Fear and Loathing in the Markets
We were somewhere around 14,000 on the Dow when the delusions began to take hold. The economics babe was talking about how she hadn’t had so much fun since ‘99 and the bear visions had diminished to the point where I was loathe to mention them lest someone accuse me of seeing ghosts. The sub-prime crisis was contained and the commodity bull was just getting really interesting. Why spoil the party talking about bears that only existed in the fevered imaginations of the masters of gloom who always seem to find the dark lining in every silver cloud?
Nine months ago the average investor wasn’t worried about bank failures, Fannie and Freddie bailouts, oil prices, war with Iran or the credit crunch. There were still problems, but they seemed contained as we high fived the arrival of another new high in the Dow last October. The Fed had once again ridden to the rescue with interest rate cuts and new, innovative lending facilities. Why worry about bank stocks when you’ve got commodity stocks to take up the slack? What difference did it make that the housing bubble had popped? The commodity bubble would take its place just as the housing bubble took the place of the tech bubble, right? No problem.
Now, the prophets of doom enjoy their well deserved media attention. They were right; the sub- prime crisis wasn’t contained, Bear Stearns is a distant memory and the commodity bull turned out to be what it has always been - an indicator of inflation. The Fed rescue hasn’t worked and the losses at the banks and brokers turned out to be a lot worse than initially thought. According to the Nouriel Roubini crowd, there’s much more to come too. This won’t be over until we are mired in a deep recession or maybe even the Great Depression Part II. And by the way, there’s not a damn thing we can do about it.
And so, a mere nine months after the rejoicing of a new high in the stock market, we find ourselves mired in the depths of a bear market. Our worst fears seem to be well on their way to being realized. All the news is interpreted in negative fashion. Oil drops 25% and it is cited as only as confirmation of weak demand from a reeling world economy. The dollar rallies from the depths and it is seen as threatening our booming exports. The savings rate rises (finally!) and this is seen as reinforcing the recession because Americans will stop consuming. House prices drop and it is seen through the prism of the negative wealth effect where people feel poorer and thus spend less, prolonging the recession.
At the top of the market there was a delusion that all was well and the credit problem was being solved by the Fed. This delusion worked because in most investors’ lifetimes, the Fed has always ridden to the rescue with another dose of credit. Now that the myth of Fed power over the market has been revealed as a fraud, investors are moving to the other extreme of pessimistic delusion. Most of the economic news today could be interpreted in a positive light: Falling oil prices and a rising dollar are two sides of the same coin and the result is an increase in purchasing power for consumers; more savings should be welcomed as it is necessary for future growth; falling home prices will allow more people the opportunity to own a home; the credit crunch ensures that only those who are deserving and have acted responsibly with credit in the past will get a loan.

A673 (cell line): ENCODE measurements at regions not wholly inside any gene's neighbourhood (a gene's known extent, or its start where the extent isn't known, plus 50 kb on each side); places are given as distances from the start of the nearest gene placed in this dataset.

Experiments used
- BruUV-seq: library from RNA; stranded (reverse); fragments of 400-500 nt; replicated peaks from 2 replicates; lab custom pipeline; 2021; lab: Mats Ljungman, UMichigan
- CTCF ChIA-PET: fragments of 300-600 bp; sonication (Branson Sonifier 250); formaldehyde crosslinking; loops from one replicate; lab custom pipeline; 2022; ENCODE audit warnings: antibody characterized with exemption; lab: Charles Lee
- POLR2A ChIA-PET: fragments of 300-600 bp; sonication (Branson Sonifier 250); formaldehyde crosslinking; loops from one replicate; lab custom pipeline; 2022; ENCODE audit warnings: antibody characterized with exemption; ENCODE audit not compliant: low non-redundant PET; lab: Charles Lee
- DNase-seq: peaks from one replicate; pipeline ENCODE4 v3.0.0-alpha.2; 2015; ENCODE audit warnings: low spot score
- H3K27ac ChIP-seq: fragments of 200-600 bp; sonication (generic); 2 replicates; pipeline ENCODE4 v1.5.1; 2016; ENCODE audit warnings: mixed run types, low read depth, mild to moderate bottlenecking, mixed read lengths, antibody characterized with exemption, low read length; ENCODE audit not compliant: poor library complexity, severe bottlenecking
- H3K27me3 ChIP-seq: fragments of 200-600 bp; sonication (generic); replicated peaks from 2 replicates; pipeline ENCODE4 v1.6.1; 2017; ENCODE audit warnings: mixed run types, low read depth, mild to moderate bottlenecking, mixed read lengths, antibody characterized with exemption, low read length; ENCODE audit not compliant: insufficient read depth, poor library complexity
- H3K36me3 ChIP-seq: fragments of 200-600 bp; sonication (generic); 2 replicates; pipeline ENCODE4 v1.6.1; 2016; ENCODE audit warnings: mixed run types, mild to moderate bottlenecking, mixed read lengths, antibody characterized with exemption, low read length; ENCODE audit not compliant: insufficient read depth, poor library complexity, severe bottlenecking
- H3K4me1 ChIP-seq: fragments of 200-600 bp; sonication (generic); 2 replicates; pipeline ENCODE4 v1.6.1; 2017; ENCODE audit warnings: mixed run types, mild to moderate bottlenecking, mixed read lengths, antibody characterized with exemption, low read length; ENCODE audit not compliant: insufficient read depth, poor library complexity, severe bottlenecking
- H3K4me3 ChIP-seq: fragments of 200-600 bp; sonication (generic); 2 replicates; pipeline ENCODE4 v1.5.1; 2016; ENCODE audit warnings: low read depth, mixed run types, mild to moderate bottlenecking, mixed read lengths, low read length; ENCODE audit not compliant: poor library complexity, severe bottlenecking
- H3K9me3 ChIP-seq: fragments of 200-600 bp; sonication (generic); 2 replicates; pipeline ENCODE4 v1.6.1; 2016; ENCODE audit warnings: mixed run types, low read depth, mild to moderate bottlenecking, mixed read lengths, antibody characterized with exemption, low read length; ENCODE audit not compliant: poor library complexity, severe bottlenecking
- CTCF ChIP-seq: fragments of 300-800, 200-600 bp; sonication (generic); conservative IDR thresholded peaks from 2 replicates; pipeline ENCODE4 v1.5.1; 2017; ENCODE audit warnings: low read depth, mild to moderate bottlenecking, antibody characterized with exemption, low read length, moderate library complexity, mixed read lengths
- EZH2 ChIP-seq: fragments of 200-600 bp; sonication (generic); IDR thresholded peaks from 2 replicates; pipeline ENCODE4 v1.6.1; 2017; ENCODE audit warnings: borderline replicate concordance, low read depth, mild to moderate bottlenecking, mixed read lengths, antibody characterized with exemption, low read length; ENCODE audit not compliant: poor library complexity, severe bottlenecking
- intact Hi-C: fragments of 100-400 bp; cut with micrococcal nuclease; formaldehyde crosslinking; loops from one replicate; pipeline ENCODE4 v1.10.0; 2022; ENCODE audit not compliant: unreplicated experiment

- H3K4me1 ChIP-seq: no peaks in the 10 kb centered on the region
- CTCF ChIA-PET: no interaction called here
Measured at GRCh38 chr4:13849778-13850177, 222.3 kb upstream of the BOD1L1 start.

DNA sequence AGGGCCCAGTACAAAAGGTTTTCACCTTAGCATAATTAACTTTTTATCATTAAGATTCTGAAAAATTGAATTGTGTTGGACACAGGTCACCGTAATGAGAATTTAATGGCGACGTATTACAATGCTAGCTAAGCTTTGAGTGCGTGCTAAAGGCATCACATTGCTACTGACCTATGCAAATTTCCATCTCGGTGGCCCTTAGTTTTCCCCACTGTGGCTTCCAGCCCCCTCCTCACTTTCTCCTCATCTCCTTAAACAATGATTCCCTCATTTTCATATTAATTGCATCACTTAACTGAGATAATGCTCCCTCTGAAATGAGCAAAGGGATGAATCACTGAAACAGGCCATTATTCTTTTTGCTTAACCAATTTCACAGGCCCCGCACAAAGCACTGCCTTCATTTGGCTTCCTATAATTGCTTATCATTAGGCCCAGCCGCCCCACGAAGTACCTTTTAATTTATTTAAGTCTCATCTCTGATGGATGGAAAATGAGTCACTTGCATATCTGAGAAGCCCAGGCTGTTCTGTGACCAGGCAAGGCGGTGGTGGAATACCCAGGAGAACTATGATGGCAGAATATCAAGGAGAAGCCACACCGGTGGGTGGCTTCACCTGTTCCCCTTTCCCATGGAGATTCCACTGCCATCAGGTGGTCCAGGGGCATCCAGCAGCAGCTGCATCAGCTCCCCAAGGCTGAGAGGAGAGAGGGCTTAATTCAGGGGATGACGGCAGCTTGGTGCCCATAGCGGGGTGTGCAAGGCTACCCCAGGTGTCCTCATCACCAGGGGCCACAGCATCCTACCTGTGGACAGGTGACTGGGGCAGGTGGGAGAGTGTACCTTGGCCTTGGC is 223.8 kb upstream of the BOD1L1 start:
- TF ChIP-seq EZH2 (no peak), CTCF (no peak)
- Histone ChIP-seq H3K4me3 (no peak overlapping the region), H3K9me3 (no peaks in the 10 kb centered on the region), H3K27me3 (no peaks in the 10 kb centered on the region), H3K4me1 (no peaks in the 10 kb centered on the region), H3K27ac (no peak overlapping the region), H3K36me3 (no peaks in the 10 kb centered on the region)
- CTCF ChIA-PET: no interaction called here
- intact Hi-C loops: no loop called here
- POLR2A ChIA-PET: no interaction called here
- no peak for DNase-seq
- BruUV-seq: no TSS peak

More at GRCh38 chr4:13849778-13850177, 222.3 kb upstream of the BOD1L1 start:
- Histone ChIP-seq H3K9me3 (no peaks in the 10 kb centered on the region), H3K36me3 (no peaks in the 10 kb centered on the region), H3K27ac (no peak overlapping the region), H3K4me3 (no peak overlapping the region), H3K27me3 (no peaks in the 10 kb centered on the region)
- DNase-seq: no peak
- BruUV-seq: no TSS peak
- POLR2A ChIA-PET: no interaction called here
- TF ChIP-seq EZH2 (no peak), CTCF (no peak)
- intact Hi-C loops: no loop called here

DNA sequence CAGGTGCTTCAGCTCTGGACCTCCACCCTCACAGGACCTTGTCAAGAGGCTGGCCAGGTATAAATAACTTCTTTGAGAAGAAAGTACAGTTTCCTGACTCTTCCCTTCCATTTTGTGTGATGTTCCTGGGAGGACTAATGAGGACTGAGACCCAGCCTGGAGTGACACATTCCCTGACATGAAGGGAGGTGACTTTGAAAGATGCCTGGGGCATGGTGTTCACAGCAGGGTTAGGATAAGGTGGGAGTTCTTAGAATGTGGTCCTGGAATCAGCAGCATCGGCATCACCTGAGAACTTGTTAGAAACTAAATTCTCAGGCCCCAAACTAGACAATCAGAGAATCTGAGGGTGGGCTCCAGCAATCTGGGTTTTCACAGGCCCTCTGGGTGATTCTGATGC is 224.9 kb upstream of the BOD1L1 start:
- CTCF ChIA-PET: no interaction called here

The optimistic view of the economy is a decidedly minority one. Googling “no recession” returns 728,000 results. Google “new depression” and you get 13,000,000 results. In other words, if you think the economy is bad right now and getting worse, you are the crowd. Think about how that worked out during the Internet bubble or the housing bubble. Considering that most of the newly prescient pundits have been bears for as long as anyone can remember, what are the chances they’ll be able to recognize good news when it really arrives? Will you?
Accepting the majority view of American economic decline is easy at this point. The press pushes the story every day. Prominent economists with gloomy outlooks get profiled in the New York Times. Pandering politicians promise economic nirvana if and only if they are elected and their recovery plans are put into action. Those who offer an optimistic outlook are ridiculed and dismissed. But good investing decisions are not made by hewing to the consensus view.
The seeds of a better economic future lay in the destruction of the last boom. Tighter credit in an economy recovering from a credit overdose is not a bad thing. Homes becoming more affordable is not a bad thing. Falling oil prices are not bad news. The dollar moving higher, not only against the euro but also gold, is not a bad thing. People saving more is not to be lamented. Markets are self correcting mechanisms. We may not like the adjustment process but it is necessary to ensure future growth. Nothing lasts forever, not even Presidential campaigns, and this period of economic malaise is no different. It is time to think, and act, like an optimist.